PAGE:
Former Sex Pistol is hoping his song will represent Ireland in the song contest in May... but he faces stiff competition
He’s been performing for 50-odd years but Johnny Lydon is feeling nervous ahead of tonight’s Late Late Show Eurosong Special.
And with good reason: Hawaii – the song he is hoping to bring to Liverpool in May – is loaded with meaning. It is a love letter to his wife of 44 years Nora Forster, who is living with Alzheimer’s disease.
“I get terrified. Terrified of getting it wrong… of letting people down. Mostly of letting Nora down,” the former frontman of The Sex Pistols said.
Lydon met his wife in Vivienne Westwood’s, Sex, in 1975. He has been Nora’s full-time carer since 2018. As he spoke about the song and his relationship with his wife at RTÉ’s Eurosong press launch yesterday he was, at times, overcome with emotion.
“I am even shaking now thinking about this because it means the world to me,” he said. “The saddest thing of all is to watch the slow, slow deterioration and demise of someone you have loved for 45 years.”
He added: “These are our last few years of coherence together, and I miss her like mad. My only communication with her at the moment is on iPad, but it is lovely to talk to her that way.
“I miss my missus.”
He hopes the song will raise awareness of the disease.
“I wrote a song that I want to be absolutely poignant about the catastrophe my wife is going through. I think I have succeeded. I’m not sure but here we are with a larger audience to share that with.”
Many were surprised when RTÉ announced that Lydon (67) and his band, Public Image Ltd, would be one of the contenders to represent Ireland in the 2023 Eurovision.
On the surface, the ultra-camp song contest seems to have little in common with his punk-rock anti-Establishment persona. And he has been not terribly complimentary of the contest. “The songs, the whole thing, is disgusting to me,” he said on radio last month.
But yesterday he claimed those comments were made in jest. “I had a laugh and suddenly that is turned into something wrong,” he said.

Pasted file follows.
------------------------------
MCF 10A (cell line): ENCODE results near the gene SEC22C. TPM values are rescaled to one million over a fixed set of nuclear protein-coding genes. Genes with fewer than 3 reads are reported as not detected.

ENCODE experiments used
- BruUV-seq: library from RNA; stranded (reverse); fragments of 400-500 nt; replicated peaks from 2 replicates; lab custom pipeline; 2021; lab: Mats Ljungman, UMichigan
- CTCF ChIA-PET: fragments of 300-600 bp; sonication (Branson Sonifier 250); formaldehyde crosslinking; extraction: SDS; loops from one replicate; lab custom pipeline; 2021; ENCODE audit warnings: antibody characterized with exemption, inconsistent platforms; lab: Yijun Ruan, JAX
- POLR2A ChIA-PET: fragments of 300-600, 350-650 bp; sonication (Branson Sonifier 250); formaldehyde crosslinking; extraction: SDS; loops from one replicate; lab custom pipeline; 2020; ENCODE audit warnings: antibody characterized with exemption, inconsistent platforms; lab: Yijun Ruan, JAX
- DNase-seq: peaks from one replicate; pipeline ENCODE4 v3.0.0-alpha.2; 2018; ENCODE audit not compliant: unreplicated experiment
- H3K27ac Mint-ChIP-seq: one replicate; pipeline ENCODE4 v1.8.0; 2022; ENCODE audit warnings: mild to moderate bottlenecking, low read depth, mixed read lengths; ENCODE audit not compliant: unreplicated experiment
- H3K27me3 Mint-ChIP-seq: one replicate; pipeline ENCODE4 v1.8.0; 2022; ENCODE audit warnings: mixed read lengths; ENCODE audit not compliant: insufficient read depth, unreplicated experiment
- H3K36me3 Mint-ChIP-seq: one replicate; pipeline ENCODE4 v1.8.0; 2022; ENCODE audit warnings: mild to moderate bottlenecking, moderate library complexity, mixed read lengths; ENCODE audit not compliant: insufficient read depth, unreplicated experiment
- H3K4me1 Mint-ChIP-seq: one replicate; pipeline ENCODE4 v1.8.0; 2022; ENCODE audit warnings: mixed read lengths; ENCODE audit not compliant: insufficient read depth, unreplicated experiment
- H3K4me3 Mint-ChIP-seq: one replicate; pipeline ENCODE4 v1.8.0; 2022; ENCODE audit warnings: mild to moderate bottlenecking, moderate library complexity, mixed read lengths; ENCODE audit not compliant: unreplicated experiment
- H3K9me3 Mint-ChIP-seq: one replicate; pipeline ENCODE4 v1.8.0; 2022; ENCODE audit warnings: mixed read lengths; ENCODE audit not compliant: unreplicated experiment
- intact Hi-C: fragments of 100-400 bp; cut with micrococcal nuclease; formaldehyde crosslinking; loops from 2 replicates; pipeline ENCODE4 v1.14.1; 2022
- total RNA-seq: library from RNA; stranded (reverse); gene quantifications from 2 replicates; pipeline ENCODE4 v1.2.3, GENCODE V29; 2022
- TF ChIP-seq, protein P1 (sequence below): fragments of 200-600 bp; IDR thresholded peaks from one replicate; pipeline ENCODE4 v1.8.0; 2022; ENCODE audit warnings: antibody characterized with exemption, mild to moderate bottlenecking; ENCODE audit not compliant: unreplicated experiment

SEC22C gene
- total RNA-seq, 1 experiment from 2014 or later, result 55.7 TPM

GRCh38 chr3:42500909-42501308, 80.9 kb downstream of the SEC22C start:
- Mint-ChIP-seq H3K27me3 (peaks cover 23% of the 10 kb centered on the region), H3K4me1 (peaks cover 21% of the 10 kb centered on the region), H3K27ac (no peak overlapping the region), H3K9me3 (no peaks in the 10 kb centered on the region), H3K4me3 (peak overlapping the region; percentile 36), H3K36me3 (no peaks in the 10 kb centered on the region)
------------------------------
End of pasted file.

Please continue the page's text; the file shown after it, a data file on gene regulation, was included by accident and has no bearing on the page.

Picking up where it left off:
“It was something I watched when I was young with my parents. I remember Johnny Logan… I remember Sandie Shaw… Eurovision is as good as any other way of listening to music.
“I don’t have any prejudices about things like that.”
Lydon’s mother, Eileen, was from the Cork village of Carrigrohane and his father, John, from Tuam, Co Galway. “My mum and dad would be ever so chuffed, so in many ways they are with me right now.”
Tonight, he and five other acts – ADGY, Leila Jane, K Muni & ND, Wild Youth, and CONNOLLY – will compete to represent Ireland in Liverpool. Hopefully, we will fare better than we have in recent years.
Since coming last in 2013, with Ryan Dolan’s Only Love Survives, we have qualified for the final just once. That was when Ryan O’Shaughnessy’s Together placed 16th in 2018.
This year, 19-year-old Jennifer Connolly is the bookies’ favourite with her song Midnight Summer Night.
“This will be my first proper gig,” the student of music production said.
“I have performed at the odd family wedding but never like this… I am taking a deep dive.
“I wrote the song when I was 17, in the middle of the pandemic – so it’s about that kind of distorted view of time.”
The decision on who will represent Ireland in May will be made through a combination of public vote, a national jury and – a relatively new feature, this – an international jury.
Searching for a successful Eurovision bop on the Late Late Show has not always guaranteed success.
Indeed, RTÉ executive producer and long-time chief of Ireland’s Eurovision delegation Michael Kealy, thinks RTÉ should invest more financially in the song contest. He would like a national song contest similar to Sweden’s Melodifestivalen.
“I would love to see a stand-alone Eurovision show,” he said. “It is great having it on the Late Late and Ryan (Tubridy) is a really big supporter of the Eurovision. But I think it would benefit from a stand-alone show, like they do in Scandinavia.
“I think it’s only getting bigger and that should be reflected in what we do.”
This week, the excitement among the acts in the Late Late Show studio was palpable. Kofi Appiah, of rap act K Muni & ND, said he’d decided to enter their song, Down in the Rain, when he was on the RTÉ website trying to get Late Late Toy Show tickets for his siblings.
“As a joke I thought, let me enter and see how it goes because I know rap music doesn’t really get played much on the Eurovision,” K Muni said. “Two months after I got a call saying we had been selected.”
Marty Whelan buzzed about the studio and described the contest as wonderful and “daft” while Late Late Show host Ryan Tubridy referred to the eclectic group of singers as a “musical selection box”.
Both seemed confident that this year we may be more fortunate at the song contest. “It’s time to party again,” Tubridy said. “It is time to bring it back home.”
The Late Late Show Eurosong Special, Friday, RTÉ One, 9.35pm